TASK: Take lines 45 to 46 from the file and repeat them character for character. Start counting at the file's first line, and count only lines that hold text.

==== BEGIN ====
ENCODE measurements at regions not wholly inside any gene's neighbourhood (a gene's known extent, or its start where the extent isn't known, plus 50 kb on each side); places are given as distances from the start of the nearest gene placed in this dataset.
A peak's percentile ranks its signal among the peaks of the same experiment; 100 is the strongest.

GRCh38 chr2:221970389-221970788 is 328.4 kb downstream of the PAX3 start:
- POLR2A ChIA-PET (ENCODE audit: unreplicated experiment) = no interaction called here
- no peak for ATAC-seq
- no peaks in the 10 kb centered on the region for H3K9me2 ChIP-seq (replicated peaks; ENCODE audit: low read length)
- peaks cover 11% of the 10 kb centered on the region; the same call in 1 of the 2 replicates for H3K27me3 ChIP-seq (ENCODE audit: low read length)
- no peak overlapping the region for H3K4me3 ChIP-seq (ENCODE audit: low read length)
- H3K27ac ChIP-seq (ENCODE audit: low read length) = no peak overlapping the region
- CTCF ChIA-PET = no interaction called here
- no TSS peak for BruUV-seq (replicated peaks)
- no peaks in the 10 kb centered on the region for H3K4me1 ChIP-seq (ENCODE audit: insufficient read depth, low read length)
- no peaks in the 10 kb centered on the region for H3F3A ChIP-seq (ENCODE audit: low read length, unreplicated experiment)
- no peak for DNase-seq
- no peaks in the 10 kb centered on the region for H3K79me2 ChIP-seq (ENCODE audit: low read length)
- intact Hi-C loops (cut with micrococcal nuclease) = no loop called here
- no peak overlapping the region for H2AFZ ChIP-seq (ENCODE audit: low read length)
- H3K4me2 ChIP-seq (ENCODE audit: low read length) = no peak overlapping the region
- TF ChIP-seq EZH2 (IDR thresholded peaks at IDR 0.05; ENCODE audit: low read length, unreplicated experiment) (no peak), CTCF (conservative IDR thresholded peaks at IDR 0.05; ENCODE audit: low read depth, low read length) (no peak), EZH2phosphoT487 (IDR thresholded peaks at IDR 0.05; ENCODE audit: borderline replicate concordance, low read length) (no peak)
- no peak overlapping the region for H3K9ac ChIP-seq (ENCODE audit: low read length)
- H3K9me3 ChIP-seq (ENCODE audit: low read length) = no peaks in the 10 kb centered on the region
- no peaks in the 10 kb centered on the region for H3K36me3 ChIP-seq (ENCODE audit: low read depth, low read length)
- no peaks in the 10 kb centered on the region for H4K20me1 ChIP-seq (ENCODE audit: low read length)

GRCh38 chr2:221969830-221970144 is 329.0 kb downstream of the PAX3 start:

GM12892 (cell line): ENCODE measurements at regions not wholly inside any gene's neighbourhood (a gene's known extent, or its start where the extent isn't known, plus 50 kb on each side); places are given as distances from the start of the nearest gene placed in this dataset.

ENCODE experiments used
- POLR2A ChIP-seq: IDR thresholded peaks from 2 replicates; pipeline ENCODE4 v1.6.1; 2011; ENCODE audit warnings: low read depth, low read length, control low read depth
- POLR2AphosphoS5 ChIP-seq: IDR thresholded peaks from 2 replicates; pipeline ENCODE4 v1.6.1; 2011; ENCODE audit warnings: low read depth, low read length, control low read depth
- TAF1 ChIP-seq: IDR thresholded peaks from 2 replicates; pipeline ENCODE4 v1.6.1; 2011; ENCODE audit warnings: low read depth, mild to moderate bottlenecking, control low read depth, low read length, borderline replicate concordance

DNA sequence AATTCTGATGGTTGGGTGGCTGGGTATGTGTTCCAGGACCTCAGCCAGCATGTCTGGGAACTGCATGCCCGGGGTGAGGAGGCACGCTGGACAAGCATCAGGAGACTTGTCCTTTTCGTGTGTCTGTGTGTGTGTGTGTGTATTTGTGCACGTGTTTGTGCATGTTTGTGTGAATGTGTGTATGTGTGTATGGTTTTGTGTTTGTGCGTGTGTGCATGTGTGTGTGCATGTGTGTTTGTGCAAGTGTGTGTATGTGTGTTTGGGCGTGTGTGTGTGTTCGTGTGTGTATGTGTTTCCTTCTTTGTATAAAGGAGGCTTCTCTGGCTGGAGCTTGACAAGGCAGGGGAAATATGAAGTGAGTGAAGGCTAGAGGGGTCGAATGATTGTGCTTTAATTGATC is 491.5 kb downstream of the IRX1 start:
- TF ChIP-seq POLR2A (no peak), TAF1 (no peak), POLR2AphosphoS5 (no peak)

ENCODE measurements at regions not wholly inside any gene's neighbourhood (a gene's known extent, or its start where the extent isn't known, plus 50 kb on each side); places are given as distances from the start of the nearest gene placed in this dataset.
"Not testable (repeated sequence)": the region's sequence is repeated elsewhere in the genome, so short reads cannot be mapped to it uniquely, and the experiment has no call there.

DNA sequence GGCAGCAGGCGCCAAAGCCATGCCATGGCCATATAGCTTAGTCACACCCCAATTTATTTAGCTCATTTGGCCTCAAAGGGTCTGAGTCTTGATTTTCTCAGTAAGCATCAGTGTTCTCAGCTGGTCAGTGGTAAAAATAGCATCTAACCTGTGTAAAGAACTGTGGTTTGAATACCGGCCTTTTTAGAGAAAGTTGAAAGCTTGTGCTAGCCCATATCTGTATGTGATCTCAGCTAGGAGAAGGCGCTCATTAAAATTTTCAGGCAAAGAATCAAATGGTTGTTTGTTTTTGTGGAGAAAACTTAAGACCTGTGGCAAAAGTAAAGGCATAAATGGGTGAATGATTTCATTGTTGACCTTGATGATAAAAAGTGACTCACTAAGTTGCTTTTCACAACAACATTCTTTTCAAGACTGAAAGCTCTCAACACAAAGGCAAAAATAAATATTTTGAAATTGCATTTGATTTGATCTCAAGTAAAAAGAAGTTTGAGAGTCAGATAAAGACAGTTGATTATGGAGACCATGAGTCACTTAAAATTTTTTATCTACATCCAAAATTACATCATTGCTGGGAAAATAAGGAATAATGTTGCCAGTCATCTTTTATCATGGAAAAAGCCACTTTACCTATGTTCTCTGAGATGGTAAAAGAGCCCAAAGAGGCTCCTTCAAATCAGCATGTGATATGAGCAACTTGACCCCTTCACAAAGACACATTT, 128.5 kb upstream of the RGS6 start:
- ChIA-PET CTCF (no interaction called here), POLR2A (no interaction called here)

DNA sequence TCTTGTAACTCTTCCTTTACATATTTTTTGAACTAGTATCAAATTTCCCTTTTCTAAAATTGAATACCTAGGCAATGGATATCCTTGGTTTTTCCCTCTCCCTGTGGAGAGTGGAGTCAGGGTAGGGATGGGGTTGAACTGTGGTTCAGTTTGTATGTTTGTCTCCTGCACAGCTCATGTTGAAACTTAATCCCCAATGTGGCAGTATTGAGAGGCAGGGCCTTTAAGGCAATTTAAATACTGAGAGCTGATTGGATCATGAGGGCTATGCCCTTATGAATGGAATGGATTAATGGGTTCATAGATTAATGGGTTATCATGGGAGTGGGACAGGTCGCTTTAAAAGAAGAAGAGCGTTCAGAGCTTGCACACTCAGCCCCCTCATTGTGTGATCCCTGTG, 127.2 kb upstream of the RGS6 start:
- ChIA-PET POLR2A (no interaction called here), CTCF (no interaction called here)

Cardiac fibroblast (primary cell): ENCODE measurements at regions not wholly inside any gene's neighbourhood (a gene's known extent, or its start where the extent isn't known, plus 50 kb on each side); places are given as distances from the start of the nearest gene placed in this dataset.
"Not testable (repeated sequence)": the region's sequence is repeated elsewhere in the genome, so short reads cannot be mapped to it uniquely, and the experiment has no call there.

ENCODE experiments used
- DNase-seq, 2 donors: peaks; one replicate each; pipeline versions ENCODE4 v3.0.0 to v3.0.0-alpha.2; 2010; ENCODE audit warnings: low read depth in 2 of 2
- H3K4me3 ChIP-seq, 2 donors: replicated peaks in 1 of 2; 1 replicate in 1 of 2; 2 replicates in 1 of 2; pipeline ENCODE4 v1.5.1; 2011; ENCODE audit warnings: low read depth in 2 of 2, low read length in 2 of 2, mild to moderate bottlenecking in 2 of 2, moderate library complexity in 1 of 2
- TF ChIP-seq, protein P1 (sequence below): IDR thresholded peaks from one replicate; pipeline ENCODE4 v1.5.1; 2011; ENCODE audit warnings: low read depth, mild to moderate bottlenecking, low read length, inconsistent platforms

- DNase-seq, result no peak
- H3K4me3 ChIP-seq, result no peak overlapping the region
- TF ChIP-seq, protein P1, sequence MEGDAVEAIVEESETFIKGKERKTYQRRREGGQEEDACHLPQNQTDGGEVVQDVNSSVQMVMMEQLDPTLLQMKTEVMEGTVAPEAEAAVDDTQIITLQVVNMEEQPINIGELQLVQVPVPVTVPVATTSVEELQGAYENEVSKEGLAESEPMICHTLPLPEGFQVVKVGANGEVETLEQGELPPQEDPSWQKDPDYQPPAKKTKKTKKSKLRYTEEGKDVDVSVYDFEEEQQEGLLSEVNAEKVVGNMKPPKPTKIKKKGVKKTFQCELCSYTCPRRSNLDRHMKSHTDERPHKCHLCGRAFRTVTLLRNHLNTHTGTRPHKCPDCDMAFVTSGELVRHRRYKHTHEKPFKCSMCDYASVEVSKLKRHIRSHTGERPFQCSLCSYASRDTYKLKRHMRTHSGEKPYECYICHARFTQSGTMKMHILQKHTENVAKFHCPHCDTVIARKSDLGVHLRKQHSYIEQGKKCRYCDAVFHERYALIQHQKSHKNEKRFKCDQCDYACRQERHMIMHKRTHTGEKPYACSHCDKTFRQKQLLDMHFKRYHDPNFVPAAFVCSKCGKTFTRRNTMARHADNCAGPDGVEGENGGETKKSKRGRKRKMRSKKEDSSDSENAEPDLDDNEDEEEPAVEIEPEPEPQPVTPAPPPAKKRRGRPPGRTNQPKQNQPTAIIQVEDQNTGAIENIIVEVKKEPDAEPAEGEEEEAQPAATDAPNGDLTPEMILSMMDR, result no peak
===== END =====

- H3K4me3 ChIP-seq, result no peak overlapping the region
- TF ChIP-seq, protein P1, sequence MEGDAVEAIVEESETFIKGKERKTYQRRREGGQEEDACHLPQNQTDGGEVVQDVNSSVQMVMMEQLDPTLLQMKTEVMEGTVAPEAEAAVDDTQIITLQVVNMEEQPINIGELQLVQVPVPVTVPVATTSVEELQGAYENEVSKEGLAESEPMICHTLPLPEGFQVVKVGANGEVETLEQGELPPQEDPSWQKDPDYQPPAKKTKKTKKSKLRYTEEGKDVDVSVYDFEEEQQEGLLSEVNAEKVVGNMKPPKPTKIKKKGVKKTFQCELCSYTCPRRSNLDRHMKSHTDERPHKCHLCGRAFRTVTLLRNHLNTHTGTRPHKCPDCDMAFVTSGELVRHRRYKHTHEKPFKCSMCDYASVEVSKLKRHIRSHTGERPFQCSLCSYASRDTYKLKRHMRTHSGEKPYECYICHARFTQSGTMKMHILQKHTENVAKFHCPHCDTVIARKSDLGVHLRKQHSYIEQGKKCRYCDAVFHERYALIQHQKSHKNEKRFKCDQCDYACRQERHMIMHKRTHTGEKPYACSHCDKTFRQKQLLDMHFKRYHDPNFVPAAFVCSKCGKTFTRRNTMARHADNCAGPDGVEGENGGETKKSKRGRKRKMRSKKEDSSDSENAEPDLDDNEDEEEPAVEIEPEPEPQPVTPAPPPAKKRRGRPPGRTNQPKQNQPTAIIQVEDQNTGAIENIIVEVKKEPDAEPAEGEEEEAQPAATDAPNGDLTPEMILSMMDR, result no peak